Of the companies listed, the most prominent are clearly Rosneft, VTB and Novatek.  Without doubt pain will be felt within Kremlin walls regarding those three companies.

Whether it is enough pain remains to be seen.  If not, should Sberbank and a few others appear on the next round of US sanctions, that pain really would begin to bite.

Nonetheless, some robust sanctions by the US, putting pressure not only on The Kremlin, but also on the Europeans to deliver something more than “santions-lite” within the next two weeks.

However, as the above tweet makes clear, the effectiveness of sanctions ultimately comes down to the will and ability of those sanctioned to take the pain whilst pursuing actions that caused the sanctions in the first place.  It would be very foolish to expect these, or any other sanctions, to change The Kremlin course.  It is very capable of taking the pain whilst continuing its actions in Ukraine, attempting to divide EU Member States unity and being disruptive and obstructionist on the global stage too.

It is perhaps why governments have been careful in stating that continued Kremlin action “will have costs” – for the sanctions will certainly be costly, despite probably not changing Kremlin course with regard Ukraine – at least immediately.

All of which leaves Ukraine where?

A reasonable tactic in the current circumstances – but what of a security strategy looking forward over the next decade during on-going Kremlin shenanigans of one form or another – or beyond?

Coalitions of the willing such as the UkrPolLit Brigade are a start – but clearly not nearly enough.

All in all though, a better than expected day for Ukraine.  The US delivered.  The EU agreed mechanisms to deliver eventually – maybe – but just as importantly failed to agree to appoint Federica Mogherini as EEAS head, which in itself is something of a result.

h1

Sector sanctions lite – An entirely pointless exercise

July 17, 2014

Writing this prior to any decisions from the European Council today relating to stage III sector sanctions, it will be a short post that will be either proven wrong and have a very limited shelf-life, or proven right with all the continuing disaster that will follow.

Expectations of any meaningful sector sanctions are extremely low, and the effects of any agreed new sanctions can be expected to be impotent.  They may strain even to be seen as symbolic.

So what to expect in any new form of flaccid European sanctions?

As stated in the above tweet, there will be no sanctions that will effect European nations greatly – if at all.  The sum of the EU parts simply does not provide the integrity to act in support of its purported values over and above the individual interests of its Member States – which is of course why EU foreign policy works at the very lowest common denominator consistently – when it works at all.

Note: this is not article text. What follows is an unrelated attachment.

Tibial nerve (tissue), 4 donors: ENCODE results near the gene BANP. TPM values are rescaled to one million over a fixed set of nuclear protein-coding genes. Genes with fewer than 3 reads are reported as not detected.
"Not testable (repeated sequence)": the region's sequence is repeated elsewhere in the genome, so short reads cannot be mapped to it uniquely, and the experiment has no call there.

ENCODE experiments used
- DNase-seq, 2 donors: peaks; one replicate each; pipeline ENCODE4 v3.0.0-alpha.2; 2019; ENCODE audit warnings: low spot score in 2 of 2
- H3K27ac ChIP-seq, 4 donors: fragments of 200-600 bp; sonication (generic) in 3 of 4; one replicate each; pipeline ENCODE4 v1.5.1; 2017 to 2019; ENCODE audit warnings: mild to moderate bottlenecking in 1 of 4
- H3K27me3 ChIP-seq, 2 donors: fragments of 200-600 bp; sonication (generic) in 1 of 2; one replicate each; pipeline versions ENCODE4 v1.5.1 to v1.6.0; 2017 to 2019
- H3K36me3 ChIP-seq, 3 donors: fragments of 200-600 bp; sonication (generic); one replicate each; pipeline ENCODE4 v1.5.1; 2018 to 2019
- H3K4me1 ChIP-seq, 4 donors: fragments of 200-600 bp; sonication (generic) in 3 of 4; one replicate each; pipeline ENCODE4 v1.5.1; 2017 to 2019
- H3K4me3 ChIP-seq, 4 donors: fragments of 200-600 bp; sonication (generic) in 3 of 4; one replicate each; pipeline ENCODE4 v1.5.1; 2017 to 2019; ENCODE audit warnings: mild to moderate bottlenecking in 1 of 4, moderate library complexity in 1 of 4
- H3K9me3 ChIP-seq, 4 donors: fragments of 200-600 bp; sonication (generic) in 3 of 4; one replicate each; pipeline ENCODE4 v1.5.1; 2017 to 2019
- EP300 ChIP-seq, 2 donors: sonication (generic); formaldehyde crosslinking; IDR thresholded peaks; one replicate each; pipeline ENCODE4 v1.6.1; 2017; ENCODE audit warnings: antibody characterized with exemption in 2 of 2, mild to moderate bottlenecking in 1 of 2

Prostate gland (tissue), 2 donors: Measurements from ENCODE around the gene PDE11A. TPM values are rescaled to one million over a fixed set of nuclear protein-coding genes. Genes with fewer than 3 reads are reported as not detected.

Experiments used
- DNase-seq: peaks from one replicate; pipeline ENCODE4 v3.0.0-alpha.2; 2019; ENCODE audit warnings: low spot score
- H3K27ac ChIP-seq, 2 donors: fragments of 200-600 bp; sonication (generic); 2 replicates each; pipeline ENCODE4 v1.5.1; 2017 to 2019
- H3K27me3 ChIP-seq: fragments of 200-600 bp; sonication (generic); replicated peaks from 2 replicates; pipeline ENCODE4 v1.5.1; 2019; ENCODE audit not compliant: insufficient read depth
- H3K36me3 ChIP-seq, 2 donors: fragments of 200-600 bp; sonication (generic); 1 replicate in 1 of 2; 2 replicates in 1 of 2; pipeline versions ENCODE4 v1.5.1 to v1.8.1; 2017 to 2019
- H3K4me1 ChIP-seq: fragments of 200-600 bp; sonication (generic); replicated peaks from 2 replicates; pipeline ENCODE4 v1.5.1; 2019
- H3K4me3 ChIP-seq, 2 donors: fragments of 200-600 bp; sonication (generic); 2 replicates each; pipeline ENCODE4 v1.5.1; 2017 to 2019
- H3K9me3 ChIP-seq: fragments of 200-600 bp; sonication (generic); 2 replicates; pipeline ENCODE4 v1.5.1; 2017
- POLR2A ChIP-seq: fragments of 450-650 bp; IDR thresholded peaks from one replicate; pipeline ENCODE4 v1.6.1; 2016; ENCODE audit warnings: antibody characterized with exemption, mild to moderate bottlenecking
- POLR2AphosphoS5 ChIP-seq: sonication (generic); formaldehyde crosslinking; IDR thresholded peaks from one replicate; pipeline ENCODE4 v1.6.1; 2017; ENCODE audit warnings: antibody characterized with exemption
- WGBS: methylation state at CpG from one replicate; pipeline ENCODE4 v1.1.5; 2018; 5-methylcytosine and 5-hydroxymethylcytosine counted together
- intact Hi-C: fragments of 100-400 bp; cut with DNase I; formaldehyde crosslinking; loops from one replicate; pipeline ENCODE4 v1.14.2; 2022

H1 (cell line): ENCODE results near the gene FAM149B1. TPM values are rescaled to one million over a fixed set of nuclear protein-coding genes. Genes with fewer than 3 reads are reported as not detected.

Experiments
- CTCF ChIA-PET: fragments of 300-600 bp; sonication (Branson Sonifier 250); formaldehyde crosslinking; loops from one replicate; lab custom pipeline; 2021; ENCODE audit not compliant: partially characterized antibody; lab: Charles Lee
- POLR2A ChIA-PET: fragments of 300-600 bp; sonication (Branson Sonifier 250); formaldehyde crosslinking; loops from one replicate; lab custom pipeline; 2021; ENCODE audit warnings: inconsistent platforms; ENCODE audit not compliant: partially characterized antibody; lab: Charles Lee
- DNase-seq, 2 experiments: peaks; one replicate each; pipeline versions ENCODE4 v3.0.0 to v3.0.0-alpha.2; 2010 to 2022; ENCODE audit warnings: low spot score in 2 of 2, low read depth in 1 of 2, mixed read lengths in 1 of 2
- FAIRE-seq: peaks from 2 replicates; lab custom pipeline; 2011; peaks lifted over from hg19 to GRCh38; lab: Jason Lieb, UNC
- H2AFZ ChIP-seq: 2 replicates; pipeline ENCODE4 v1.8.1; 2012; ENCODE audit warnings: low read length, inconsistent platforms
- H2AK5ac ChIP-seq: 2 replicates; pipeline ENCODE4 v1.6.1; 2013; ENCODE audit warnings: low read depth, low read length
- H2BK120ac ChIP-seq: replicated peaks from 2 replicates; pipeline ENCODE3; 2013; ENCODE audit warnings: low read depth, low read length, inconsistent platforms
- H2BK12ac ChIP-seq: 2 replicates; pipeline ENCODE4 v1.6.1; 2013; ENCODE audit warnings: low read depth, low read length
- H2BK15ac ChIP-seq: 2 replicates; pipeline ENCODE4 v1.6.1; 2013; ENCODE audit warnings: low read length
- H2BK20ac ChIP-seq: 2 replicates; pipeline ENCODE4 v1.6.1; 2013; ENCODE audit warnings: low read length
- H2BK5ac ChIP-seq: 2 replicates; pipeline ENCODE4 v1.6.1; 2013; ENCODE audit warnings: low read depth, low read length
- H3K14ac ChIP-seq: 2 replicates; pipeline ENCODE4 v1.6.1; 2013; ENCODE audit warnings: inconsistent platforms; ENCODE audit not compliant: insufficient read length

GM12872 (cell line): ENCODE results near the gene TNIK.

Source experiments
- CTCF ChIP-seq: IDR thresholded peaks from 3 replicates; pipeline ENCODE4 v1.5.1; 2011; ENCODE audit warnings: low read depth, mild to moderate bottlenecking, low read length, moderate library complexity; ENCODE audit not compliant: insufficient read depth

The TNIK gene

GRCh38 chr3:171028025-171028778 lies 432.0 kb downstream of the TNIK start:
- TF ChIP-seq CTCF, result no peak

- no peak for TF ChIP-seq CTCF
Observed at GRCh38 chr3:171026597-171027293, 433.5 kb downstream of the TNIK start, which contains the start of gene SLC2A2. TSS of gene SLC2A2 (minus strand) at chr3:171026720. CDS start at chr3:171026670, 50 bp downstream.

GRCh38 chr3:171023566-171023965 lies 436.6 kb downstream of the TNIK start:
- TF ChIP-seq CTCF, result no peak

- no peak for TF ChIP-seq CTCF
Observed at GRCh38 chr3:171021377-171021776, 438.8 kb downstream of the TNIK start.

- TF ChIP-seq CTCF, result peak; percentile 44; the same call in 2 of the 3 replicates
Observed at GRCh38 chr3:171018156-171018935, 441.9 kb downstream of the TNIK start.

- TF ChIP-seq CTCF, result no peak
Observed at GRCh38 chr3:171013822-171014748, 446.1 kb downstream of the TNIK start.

Thus any new sanctions will certainly not do anything to change the Kremlin course – which is the entire point of sanctions, and therefore any new sanctions will be an entirely pointless exercise.

Stage III sector sanctions such as financial systems and technology transfer etc. will once again be left alone.  Energy sanctions are completely off the table for obvious reasons.  The problem being, for any meaningful and course changing sanctions to be imposed on The Kremlin, it will cause pain within some or many European capitals too.  The Kremlin has called the EU Member States bluff and won – as it, and the EU Member States, knew it would.

But the EU and its Member States must be seen to do something – after all the international and regional rule of law and order has been directly challenged by The Kremlin and a response is required, no matter how lame or timid – even if such a lame and timid response makes the EU entity lose significant political capital globally – which it will.

So it leaves the need to find a space between the current and largely ineffective stage II sanctions all European nations can easily live with – as can The Kremlin – and the wholly unpalatable and undesired stage III sanctions in some European capitals – and The Kremlin, which would actually hurt and may have some effect.

Where to find stage II+, or stage III-lite? – which ever term you would prefer.  Something that can be said to have been done and is new, without acknowledging just how knowingly ineffective it will be and just how morally weak an institution the EU is when directly confronted and challenged.

The answer, it has to be expected, will lie with the suspension, or perhaps even severing, of joint EU-Russia programmes.  Perhaps an arms embargo too – effective immediately – but not retrospectively applied, to allow the French Mistral sales to complete.